Vintage 1903 Colt--Practical?


September 24, 2004, 02:45 PM
All issues regarding .32 ACP aside, what are your opinions on the practicality of an 80-year-old 1903 Colt hammerless? I found one in good condition for $200. Bore looks fine, and the action is tight but with some play from side to side on the slide. I'm thinking of getting it for plinking, but may carry it CCW from time to time.

Are these reliable semis? Do they go "kaboom" with modern European fmj ammo?

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September 24, 2004, 02:54 PM
I have two and am considering a third (mainly to get the extra magazines which are scarce as hens teeth). For $200 I would seriously consider it.

You will have to get it and check out it's reliability and shooting qualities. Generally they are well-made guns and reliable. With the proper ammo it should be okay unless you subscribe to the bigger is necessary theory.

Try Sam Lisker's website for more information on these.

September 24, 2004, 03:23 PM
For $200 I'd be on it like a duck on a June bug!

Tim L
September 24, 2004, 04:12 PM
I remember seeing a website for a company a year or two ago dedicated to the 1903/1908 series. the site covered some modifications and their use for current ccw. APW ( lists one, but I think there is another company covered the subject better.


Old Fuff
September 24, 2004, 05:34 PM
The Colt 1903 .32 Pocket Automatic has a well deserved reputation for reliability, partly because it has built-in cartridges guides next to the magazine well and so is less dependant on the magazine lips to control the cartridge's feeding. On the left side the guide also functions as the ejector. These guns were also built during a time when compromises in material and workmanship simply didn't happen.

While the pistol is a little large for a .32, it is also very slim, which aids in concealment. The pistol is also "clean" in that it doesn't have any parts that might snag while being drawn from deep cover. On the negative side, some parts, good magazines, and carry rigs (holsters) can be hard to find.

One strong proponent of this pistol was a friend of mine who was an officer in the Brit. SAS, which shouldn't need any introduction here. He prefered the .32 over the .380 because in this particular handgun he believed the smaller cartridge, around which the model was originally developed, was more certain and reliable. The supposed difference between so-called "stopping power" didn't concern him at all, and he always carried ball ammunition - not hollow points.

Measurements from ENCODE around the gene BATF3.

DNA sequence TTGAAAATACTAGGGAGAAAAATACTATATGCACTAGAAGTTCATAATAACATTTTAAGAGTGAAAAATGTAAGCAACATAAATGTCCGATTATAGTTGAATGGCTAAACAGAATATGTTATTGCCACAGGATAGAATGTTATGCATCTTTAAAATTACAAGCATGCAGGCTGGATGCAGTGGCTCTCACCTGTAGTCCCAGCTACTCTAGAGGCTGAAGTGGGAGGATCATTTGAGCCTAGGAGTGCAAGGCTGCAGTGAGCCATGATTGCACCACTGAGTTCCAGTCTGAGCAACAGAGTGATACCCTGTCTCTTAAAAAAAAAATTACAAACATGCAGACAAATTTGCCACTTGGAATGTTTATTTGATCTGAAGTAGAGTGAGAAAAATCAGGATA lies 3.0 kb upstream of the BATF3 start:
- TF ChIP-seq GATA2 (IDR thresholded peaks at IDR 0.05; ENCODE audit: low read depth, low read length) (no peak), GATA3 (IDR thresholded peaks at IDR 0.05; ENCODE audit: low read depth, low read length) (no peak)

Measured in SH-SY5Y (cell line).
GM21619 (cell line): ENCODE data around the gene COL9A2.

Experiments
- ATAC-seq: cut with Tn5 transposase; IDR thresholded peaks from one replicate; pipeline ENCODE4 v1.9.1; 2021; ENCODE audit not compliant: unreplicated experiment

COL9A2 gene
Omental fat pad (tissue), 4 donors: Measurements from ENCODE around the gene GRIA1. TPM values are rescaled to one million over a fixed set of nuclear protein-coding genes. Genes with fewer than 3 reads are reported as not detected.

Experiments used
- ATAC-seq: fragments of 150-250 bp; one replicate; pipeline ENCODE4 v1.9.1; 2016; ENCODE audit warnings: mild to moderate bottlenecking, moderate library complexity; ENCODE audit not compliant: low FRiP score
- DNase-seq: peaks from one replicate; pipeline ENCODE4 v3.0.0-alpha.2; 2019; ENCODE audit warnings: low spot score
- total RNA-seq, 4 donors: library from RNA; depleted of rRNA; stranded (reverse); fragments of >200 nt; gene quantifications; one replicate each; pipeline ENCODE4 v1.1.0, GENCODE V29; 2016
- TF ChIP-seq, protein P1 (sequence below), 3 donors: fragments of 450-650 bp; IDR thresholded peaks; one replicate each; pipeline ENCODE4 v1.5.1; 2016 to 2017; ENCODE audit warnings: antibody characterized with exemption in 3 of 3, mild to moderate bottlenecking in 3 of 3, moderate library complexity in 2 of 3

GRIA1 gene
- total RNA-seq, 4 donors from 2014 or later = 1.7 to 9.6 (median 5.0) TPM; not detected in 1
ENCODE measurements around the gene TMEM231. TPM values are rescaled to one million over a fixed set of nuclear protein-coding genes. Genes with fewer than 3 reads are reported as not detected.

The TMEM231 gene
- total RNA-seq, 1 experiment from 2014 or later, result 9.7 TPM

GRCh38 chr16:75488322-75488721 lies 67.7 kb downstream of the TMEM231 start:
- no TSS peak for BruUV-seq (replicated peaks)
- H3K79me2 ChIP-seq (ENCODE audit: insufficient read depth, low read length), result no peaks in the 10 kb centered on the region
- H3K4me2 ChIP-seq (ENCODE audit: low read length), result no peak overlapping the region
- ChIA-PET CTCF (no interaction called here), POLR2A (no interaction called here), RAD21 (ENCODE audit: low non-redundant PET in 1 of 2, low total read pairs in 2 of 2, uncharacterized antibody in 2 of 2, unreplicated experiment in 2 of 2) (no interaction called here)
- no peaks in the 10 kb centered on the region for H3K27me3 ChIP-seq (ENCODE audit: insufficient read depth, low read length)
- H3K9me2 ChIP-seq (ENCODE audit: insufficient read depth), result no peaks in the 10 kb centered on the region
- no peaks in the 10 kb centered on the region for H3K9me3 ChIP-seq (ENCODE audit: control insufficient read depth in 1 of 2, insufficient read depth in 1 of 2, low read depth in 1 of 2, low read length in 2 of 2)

Good ones are getting hard to find, and they are a classic Colt from one of that company's golden ages. I would not hesitate to put $200.00 into a good one. Frankly, I think you may have waited too long as it is. There are always a fair number of people who are looking for them.

September 24, 2004, 06:51 PM
Plus, nice old guns are Cool

September 24, 2004, 07:20 PM
$200 is good for a "shooter"1903. I wouldn't hesitate to use one. Check the safety and don't rely on it.


September 24, 2004, 07:34 PM
I have one and really like it, but I would not consider it for CCW.

My P-3AT or even my P-32 in the picture are much better adapted for concealed carry. They fit nicely in my pocket, are much lighter, smaller in every dimension and are DAO. I would not want to carry the single action 1903 with a round in the chamber like I do my KTs.

September 24, 2004, 09:26 PM
I never carry any SA pistol with one in the chamber. I hope I'm not too late! It's likely gonna be another week before I can get over there.

September 24, 2004, 11:20 PM
I've got a 1921-manufacture 1903 that I've carried from time to time in a custom-made shoulder holster. I've never had any malfunctions with the pistol (having used Winchester and Aguila FMJ), and I've found it to be surprisingly accurate, once I got used to the itty-bitty sights. It's slim enough to conceal well, but tall enough to allow a solid four-finger grip. Muzzle climb is slight, and I can do quadruple-taps pretty well (being a .32, I practice 3 or 4 shots rather than 2).